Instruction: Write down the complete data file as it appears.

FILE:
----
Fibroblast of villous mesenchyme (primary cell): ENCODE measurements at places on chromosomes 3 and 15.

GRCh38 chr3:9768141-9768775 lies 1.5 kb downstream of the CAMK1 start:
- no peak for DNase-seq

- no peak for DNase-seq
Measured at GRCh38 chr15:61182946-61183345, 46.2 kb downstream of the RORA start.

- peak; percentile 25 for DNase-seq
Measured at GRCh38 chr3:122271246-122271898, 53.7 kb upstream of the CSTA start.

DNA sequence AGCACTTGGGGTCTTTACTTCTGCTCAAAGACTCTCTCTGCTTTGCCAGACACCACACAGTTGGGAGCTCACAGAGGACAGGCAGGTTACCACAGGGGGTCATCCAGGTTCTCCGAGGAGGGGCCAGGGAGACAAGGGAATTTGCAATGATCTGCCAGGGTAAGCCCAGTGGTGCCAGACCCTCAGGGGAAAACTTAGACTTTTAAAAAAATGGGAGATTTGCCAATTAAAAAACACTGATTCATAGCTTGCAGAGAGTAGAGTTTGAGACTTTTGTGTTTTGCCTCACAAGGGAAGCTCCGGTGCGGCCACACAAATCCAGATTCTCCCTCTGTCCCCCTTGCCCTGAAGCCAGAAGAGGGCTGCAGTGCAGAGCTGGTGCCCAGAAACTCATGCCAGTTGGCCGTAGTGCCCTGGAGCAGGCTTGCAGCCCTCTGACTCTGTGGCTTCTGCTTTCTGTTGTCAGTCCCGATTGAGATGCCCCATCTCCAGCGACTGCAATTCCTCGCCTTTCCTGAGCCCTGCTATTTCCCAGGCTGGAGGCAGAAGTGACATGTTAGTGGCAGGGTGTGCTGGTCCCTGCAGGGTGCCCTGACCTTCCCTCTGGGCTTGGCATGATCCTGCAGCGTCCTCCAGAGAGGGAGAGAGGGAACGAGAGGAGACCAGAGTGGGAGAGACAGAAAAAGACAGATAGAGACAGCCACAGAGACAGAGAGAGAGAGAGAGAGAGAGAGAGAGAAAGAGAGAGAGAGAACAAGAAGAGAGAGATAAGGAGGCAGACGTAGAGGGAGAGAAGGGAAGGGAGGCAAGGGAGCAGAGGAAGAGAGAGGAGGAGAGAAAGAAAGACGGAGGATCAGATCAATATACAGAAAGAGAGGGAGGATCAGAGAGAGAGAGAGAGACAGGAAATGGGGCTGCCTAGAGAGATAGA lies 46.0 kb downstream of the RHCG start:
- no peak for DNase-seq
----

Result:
Fibroblast of villous mesenchyme (primary cell): ENCODE measurements at places on chromosomes 3 and 15.

GRCh38 chr3:9768141-9768775 lies 1.5 kb downstream of the CAMK1 start:
- no peak for DNase-seq

- no peak for DNase-seq
Measured at GRCh38 chr15:61182946-61183345, 46.2 kb downstream of the RORA start.

- peak; percentile 25 for DNase-seq
Measured at GRCh38 chr3:122271246-122271898, 53.7 kb upstream of the CSTA start.

DNA sequence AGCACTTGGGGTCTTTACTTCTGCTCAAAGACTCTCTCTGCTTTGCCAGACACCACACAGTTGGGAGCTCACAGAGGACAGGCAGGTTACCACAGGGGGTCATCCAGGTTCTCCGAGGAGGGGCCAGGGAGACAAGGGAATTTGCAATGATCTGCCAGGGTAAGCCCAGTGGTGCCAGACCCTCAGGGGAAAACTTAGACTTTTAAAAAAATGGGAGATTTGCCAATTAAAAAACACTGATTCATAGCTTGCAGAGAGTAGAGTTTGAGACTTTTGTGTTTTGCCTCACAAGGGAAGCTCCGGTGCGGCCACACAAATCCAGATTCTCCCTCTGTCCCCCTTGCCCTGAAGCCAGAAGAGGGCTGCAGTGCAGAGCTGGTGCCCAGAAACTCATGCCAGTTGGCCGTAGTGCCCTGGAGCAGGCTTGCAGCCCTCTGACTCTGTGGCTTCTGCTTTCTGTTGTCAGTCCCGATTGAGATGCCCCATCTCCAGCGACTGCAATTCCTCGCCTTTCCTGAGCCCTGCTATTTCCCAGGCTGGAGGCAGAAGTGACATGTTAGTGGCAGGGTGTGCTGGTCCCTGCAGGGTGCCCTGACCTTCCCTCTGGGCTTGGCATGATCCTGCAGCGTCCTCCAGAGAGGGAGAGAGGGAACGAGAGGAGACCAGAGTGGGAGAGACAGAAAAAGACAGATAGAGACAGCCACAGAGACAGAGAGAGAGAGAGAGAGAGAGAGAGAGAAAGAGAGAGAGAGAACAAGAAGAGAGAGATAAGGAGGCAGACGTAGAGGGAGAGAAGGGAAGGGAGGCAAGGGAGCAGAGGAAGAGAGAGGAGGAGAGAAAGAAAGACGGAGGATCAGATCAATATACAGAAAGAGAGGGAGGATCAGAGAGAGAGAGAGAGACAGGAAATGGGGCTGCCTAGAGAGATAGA lies 46.0 kb downstream of the RHCG start:
- no peak for DNase-seq